). The fact that children separated from parents in the first 3 years of life showed significantly lower bonding scores in adulthood also shows some construct validity for the PBI and lends more credence to the concurrent relationships that we observed at age 28 years. Interestingly, children separated from their parents in the early years showed significantly lower maternal care scores and a trend (p
<0.08) for reduced parental overprotection, the two components of bonding that related to psychopathy. This convergence of findings implicates these specific forms of maternal and paternal bonding in particular, rather than global bonding impairments in general.
Parental bonding was associated with both factors of psychopathy whereas abuse was only related to the deviant behavior factor. Furthermore, a significant abuse×maternal care interaction was observed, suggesting that parental bonding (especially lack of maternal care) may be a relatively more potent process than abuse in shaping psychopathic personality, given that it increases psychopathy scores in both conditions (i.e. whether abuse is present or not), and given the prior emphasis placed on lack of maternal care in predisposing to psychopathy (Bowlby, 1969
; Rutter, 1982
). Because this interaction could be a chance finding, future studies assessing both abuse and bonding are needed to replicate and extend this interaction effect. Nevertheless, the differential associations between bonding and psychopathy subfactors are broadly consistent with prior psychosocial research (Harpur et al. 1989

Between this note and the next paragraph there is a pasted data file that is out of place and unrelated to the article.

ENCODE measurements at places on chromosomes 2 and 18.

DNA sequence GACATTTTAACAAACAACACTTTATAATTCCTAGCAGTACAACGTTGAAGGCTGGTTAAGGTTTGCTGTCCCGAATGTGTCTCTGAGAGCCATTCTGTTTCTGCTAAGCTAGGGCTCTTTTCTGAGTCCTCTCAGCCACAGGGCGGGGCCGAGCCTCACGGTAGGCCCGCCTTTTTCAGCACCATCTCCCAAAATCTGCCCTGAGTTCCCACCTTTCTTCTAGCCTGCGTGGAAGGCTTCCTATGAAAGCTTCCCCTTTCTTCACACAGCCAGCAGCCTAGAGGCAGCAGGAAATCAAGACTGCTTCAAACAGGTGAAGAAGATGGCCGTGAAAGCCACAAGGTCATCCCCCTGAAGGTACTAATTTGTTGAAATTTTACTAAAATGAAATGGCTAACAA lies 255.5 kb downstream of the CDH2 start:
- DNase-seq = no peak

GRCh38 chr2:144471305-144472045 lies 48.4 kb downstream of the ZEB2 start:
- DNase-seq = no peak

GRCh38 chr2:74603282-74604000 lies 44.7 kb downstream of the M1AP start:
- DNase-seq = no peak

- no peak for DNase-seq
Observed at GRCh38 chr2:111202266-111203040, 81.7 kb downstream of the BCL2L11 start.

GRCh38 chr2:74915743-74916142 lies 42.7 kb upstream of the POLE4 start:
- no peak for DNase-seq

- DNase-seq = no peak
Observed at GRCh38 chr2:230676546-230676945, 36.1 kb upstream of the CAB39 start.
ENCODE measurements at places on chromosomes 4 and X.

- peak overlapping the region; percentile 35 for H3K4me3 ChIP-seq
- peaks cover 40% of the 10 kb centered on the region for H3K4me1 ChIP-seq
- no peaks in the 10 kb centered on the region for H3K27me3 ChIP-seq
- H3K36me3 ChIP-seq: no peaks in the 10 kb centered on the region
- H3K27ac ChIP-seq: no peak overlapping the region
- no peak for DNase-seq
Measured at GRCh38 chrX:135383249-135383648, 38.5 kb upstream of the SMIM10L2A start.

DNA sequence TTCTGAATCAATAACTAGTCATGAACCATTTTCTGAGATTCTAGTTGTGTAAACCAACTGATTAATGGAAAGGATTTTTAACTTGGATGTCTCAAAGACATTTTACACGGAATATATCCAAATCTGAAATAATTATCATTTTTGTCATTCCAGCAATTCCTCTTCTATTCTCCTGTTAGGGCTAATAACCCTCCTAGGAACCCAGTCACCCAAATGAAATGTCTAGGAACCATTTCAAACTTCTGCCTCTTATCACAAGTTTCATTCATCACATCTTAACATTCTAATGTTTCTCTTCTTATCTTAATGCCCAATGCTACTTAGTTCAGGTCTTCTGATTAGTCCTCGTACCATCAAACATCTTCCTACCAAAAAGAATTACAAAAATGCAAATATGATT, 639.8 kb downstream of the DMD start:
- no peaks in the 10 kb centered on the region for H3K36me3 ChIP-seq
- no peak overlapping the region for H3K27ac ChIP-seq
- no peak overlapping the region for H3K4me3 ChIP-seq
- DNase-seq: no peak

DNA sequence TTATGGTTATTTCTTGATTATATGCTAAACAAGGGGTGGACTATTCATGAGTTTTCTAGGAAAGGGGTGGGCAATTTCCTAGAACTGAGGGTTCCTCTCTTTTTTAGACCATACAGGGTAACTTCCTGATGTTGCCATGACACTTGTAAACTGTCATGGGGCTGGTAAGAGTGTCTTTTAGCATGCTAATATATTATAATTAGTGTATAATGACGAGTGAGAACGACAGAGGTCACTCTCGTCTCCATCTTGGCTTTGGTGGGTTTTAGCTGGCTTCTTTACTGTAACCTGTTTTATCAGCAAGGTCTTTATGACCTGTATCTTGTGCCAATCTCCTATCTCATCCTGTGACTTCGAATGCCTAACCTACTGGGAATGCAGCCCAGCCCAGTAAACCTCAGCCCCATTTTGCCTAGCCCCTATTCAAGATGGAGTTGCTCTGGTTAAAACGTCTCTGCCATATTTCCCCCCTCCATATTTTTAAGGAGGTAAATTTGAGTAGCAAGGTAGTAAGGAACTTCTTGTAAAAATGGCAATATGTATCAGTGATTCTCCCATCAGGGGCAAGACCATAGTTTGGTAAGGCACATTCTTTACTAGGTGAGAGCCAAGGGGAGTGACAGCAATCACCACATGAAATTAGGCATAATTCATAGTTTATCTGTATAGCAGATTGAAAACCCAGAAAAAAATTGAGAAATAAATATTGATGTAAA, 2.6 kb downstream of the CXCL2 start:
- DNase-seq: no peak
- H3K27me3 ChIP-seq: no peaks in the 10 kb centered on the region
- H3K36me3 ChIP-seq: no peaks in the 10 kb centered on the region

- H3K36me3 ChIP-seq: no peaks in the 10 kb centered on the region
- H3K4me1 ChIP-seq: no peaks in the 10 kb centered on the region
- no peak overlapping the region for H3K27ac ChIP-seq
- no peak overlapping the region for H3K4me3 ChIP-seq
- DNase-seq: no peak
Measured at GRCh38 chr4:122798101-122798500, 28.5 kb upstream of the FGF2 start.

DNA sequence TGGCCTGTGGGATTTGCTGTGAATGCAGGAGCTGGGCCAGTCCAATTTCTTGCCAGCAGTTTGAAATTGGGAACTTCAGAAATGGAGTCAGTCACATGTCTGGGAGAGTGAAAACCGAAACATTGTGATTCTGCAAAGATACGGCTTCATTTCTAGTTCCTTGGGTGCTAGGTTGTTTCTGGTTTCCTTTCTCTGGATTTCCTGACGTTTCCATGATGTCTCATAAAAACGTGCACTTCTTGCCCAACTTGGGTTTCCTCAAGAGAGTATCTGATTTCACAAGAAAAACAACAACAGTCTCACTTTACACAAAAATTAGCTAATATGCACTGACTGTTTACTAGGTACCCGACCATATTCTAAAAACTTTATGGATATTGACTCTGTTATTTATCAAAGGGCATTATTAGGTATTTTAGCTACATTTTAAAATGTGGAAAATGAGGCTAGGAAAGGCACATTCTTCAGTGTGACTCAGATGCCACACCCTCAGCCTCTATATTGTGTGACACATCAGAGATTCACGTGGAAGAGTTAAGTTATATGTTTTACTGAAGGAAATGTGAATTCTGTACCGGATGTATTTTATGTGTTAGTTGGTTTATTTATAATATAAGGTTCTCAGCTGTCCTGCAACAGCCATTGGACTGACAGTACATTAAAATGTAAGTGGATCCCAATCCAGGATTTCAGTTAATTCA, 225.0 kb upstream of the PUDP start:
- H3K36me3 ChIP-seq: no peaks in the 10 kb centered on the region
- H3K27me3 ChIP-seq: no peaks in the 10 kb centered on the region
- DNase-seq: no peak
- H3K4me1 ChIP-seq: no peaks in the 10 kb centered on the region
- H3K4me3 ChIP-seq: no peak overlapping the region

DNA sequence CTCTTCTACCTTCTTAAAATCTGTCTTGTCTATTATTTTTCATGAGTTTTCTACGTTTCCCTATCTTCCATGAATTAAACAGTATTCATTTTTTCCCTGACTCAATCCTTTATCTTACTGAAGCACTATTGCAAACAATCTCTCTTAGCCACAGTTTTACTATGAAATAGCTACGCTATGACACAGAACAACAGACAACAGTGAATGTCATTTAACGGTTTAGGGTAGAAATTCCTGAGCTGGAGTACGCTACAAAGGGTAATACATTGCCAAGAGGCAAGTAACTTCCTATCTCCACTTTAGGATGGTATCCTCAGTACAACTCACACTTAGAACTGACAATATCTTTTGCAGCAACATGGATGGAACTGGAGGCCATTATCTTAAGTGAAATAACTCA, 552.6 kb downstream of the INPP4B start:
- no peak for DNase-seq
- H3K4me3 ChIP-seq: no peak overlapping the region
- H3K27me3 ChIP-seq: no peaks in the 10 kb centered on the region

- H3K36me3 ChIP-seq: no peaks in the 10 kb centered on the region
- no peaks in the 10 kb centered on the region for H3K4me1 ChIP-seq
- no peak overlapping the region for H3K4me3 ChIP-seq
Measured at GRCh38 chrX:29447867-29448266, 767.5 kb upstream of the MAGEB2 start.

; Hare, 2003
). Seminal theories of primary and secondary psychopathy (Karpman, 1948
; Porter, 1996
) argue that primary psychopathy (i.e. the emotional detachment factor) is more influenced by genetics while secondary psychopathy (i.e. the deviant behavior factor) is more environmentally influenced (abuse and bonding). Our findings in contrast suggest that abuse and bonding may have somewhat differential influences on psychopathy.
Findings may have prevention and intervention implications. Programs aimed at strengthening parental bonding, improving the quality of parenting and reducing physical abuse may be especially helpful. One longitudinal study of pregnant mothers randomized to a home visit program aimed at promoting maternal care and functioning demonstrated significantly lower scores on child abuse and neglect as well as juvenile delinquency 15 years later (Olds et al. 1997
). We nevertheless caution that common genetic influences could account for both the poor bonding in the parent and also the psychopathic personality in the offspring. Twin studies that include bonding and psychopathy measures are required to tease out the effects of genetic influences on the bonding–psychopathy relationship.
An unanswered question concerns the mechanism of action underlying the association between parental bonding and psychopathic personality. According to attachment theory, individuals who are not emotionally bonded or attached to warm and caring parents tend to become antisocial (Bowlby, 1969
; Carlson & Sroufe, 1995
). Neurobiologically, parental deprivation or parental loss may induce enduring changes in neuroendocrine functioning, specifically alterations of hypothalamic–pituitary–adrenal (HPA) axis function. Early maternal deprivation reduces central nervous system serotonin turnover in Rhesus infant monkeys (Shannon et al. 2005
). Parental desertion and very low levels of care have been associated with abnormal cortisol levels and stress responses in humans (Luecken, 2000
; Kertes et al. 2008
; Tyrka et al. 2008